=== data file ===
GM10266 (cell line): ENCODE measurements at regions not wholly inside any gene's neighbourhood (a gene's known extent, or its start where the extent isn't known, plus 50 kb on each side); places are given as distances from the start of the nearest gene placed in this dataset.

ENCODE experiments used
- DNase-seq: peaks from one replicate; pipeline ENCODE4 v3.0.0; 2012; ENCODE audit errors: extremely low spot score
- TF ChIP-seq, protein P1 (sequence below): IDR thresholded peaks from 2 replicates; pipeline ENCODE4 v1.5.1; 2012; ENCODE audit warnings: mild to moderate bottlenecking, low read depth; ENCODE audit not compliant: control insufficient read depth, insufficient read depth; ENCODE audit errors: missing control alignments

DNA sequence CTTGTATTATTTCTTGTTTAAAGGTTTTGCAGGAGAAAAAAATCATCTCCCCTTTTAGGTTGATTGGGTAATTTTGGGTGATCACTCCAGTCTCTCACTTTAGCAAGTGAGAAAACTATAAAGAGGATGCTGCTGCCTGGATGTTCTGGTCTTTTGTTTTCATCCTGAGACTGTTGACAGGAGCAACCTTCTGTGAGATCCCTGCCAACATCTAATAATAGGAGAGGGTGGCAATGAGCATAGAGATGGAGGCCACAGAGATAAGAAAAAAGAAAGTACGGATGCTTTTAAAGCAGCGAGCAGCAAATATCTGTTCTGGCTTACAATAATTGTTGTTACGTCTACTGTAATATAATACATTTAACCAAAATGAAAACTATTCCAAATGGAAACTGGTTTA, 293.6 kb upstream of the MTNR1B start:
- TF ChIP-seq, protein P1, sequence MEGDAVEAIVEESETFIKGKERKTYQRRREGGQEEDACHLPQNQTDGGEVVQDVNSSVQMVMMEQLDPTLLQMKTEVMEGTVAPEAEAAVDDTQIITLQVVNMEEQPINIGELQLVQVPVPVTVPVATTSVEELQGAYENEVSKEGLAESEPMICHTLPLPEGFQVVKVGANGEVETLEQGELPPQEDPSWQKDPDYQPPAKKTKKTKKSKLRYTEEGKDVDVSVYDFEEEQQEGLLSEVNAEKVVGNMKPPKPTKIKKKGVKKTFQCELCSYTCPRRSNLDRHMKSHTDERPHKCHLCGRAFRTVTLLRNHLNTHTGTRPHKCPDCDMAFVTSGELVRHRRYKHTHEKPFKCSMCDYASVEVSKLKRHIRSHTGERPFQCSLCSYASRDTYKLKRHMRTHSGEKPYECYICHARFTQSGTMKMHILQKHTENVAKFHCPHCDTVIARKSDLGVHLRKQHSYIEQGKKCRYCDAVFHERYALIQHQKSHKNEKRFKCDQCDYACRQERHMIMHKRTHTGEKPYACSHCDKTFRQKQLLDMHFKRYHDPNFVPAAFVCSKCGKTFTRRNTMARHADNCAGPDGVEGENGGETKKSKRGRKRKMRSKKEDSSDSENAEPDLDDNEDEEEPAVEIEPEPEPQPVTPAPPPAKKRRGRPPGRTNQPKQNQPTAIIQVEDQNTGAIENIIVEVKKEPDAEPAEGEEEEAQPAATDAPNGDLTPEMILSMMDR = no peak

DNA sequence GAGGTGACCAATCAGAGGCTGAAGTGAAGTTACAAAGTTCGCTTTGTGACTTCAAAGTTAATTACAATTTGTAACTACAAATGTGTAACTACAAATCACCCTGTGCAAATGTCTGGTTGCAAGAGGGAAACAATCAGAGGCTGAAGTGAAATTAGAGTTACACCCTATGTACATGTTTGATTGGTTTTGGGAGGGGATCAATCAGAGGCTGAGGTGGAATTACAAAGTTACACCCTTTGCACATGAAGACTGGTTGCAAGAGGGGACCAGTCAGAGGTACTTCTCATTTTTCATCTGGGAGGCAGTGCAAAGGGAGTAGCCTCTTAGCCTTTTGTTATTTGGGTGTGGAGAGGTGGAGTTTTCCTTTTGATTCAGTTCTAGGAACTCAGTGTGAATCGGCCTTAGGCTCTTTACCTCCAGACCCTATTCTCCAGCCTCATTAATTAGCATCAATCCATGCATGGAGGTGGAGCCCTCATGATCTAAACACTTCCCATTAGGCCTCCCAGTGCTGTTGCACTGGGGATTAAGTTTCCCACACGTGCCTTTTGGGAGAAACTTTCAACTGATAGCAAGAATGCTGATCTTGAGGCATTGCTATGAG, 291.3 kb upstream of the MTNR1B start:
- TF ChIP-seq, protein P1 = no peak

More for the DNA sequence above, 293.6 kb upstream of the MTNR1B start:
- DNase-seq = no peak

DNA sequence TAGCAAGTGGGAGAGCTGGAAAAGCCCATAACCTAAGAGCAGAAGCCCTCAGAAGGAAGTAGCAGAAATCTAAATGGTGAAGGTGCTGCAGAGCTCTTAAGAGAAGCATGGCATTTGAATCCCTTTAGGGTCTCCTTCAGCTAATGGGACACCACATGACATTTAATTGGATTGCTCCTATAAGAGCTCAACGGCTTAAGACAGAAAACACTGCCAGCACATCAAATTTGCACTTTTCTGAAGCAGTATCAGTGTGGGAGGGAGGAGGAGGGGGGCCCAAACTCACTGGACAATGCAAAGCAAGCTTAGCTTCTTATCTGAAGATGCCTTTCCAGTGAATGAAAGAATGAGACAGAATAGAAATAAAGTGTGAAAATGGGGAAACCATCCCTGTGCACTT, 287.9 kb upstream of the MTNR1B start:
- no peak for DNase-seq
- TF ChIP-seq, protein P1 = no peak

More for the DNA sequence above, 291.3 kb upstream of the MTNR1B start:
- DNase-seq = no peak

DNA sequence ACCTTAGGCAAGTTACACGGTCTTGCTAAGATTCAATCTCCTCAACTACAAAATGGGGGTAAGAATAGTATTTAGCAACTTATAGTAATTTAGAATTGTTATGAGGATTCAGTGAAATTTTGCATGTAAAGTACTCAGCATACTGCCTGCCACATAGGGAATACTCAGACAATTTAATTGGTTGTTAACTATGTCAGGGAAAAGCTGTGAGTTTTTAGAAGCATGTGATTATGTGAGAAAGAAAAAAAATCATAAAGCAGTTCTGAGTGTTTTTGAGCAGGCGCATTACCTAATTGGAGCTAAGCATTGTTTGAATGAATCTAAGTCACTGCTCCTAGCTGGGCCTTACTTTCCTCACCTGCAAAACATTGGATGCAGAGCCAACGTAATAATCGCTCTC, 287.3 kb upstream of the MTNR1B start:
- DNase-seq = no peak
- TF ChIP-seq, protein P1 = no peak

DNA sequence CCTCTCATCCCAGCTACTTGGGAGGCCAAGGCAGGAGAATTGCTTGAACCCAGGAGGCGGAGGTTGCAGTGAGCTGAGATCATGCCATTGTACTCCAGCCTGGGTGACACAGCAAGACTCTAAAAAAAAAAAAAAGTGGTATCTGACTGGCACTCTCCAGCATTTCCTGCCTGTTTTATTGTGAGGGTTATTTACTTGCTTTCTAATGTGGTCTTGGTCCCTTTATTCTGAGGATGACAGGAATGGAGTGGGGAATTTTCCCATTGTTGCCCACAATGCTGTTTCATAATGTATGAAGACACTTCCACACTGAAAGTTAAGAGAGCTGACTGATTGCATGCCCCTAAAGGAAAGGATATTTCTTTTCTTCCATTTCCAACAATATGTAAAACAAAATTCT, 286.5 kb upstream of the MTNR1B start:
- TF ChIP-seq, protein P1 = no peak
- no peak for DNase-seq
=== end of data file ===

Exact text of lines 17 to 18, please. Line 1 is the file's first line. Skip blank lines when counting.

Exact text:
- DNase-seq = no peak
- TF ChIP-seq, protein P1 = no peak